Your Virtual Library Card
Working the Web? Discover what Yahoo! misses—the family history riches of libraries around the world. Here's how to plug into online library catalogs.

Once you've combed the Web for your family history with Yahoo!, AltaVista, Excite or another search site, you might think you've found all there is to find. But you'd be missing some of the most useful family history resources on the Internet: the online catalogs of your old offline friend, the library.

Web researchers might mistakenly assume that Internet search engines index items listed in online library catalogs. In fact, you must search each online catalog directly to identify specific items held by the library that might hold answers to your genealogical mysteries.

Just like the old card catalogs in wooden file drawers, library catalogs on the Internet help you find books and other materials in a library. Now that many libraries have placed their catalogs online, you can easily find out what family history resources are available in libraries across the US and even in other countries.

Here are some of the most important online library catalogs for family history researchers. For more links to library catalogs of state libraries and historical societies, national libraries and libraries with important ethnic collections, as well as directories of library Web sites and online catalogs, see our library links.

For detailed writeups on these sites and tips on making the most of "Your Virtual Library Card," see the April 2000 issue of Family Tree Magazine.

Allen County Public Library, Fort Wayne, Ind. ( The largest genealogical library outside Utah.

Birmingham Public Library, Birmingham, Ala. ( Genealogy and local history collections are strongest for Alabama.

Brigham Young University, Provo, Utah ( Extensive collection of printed resources, 650,000 rolls of microfilm and 2 million microfiches.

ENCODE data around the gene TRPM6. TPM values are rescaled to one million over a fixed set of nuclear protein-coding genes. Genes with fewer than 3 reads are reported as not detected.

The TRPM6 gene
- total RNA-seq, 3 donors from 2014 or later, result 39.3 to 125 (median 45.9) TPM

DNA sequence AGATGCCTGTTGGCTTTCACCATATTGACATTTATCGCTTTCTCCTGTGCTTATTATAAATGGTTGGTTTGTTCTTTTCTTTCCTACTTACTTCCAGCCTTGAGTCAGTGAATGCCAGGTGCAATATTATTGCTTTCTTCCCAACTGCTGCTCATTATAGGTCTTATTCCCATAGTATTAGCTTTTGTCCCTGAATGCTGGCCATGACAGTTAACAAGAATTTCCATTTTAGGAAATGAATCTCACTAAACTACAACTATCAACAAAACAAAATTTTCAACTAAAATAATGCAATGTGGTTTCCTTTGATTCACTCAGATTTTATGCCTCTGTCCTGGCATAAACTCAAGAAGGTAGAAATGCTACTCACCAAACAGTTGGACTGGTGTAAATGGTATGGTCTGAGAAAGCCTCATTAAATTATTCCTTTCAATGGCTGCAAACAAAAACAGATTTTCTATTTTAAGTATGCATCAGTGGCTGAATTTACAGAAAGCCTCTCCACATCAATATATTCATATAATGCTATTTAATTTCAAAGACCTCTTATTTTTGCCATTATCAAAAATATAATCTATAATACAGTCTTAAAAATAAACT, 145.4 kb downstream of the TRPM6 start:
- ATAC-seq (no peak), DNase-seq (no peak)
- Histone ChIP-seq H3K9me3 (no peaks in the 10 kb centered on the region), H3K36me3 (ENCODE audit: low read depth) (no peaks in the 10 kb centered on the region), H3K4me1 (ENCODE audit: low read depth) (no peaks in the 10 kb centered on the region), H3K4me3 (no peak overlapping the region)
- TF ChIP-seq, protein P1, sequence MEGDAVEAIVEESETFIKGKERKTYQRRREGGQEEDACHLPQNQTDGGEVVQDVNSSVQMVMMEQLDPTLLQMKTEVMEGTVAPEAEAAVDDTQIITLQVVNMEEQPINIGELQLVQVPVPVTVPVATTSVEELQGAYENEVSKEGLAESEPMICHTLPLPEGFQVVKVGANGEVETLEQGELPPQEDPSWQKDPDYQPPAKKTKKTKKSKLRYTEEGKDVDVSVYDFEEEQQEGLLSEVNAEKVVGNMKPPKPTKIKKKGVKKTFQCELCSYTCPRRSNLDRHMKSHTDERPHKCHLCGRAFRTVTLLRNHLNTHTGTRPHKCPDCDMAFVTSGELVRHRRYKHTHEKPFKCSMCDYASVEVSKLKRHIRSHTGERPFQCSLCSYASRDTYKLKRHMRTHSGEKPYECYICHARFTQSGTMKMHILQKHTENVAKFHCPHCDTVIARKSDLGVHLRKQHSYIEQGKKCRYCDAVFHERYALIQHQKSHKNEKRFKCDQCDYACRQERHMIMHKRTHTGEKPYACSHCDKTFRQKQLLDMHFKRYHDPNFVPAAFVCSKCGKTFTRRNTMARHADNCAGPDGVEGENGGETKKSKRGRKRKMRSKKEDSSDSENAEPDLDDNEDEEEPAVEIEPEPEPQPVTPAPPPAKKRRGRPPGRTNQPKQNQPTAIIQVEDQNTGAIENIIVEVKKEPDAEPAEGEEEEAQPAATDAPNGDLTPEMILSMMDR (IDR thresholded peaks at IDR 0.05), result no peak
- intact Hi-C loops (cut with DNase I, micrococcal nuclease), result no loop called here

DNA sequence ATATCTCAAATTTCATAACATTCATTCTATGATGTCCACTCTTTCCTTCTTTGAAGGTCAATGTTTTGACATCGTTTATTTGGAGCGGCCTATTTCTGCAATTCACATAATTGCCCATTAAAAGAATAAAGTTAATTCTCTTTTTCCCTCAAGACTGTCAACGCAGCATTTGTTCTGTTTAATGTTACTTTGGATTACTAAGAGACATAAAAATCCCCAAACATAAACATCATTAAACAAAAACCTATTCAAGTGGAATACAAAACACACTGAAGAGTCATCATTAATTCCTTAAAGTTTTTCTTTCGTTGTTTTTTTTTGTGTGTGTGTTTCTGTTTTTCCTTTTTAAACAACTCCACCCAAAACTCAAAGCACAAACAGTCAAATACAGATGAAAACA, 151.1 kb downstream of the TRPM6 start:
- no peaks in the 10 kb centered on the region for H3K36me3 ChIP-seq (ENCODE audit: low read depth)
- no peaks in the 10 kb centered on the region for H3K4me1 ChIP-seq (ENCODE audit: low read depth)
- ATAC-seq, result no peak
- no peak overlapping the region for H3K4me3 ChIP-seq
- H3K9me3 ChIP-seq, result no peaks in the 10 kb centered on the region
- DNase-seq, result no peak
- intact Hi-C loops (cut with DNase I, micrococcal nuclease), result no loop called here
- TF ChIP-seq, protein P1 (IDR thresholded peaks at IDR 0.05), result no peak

California State Library-Sutro, San Francisco ( One of the largest genealogical collections west of Salt Lake City.

Dallas Public Library ( The library's genealogy collection consists of 78,000 books, 40,000 rolls of microfilm and 74,700 microfiches.

Daughters of the American Revolution (DAR), Washington, DC ( The DAR Library holds more than 150,000 books.

Denver Public Library ( The library's Genealogy Collection consists of about 60,000 volumes and 75,000 microforms.

Detroit Public Library ( The library's Burton Historical Collection contains genealogical materials covering the entire US.

Family History Library, Salt Lake City ( The largest genealogical library in the world.

Houston Public Library—Clayton Library ( Many family histories and county histories, as well as city directories and US federal census records.

Library of Congress, Washington, DC ( More than 40,000 genealogies and 100,000 local histories.

Los Angeles Public Library ( The Library's History and Genealogy Department has more than 40,000 volumes, including more than 10,000 genealogies.

Mid-Continent Public Library, Independence, Mo. ( The library's collection of 40,000 titles encompasses genealogies, local and state histories and indexes and abstracts of county records.

National Genealogical Society, Arlington, Va. ( The library's 30,000 family history and local history books are complemented by a large manuscript collection, members' ancestral charts, Bible records and family history files.

National Union Catalog of Manuscript Collections (NUCMC) ( This catalog lists nearly 500,000 manuscripts held in research libraries, museums, state archives and historical societies located throughout North America.

New England Historic Genealogical Society, Boston ( Extensive resources for New England genealogy and beyond.

New York Public Library ( One of the largest genealogical collections in the country.

Newberry Library, Chicago ( An impressive collection of more than 17,000 genealogies.

Seattle Public Library ( The library's Genealogy Collection contains more than 23,000 books, as well as periodicals, pamphlets and microfilm.

State Historical Society of Wisconsin ( The newspaper collection is the second-largest in the US, dating from the 17th century to the present.

Western Reserve Historical Society, Cleveland ( The library focuses on source materials for states east of the Mississippi River, but also has major sources for other states.

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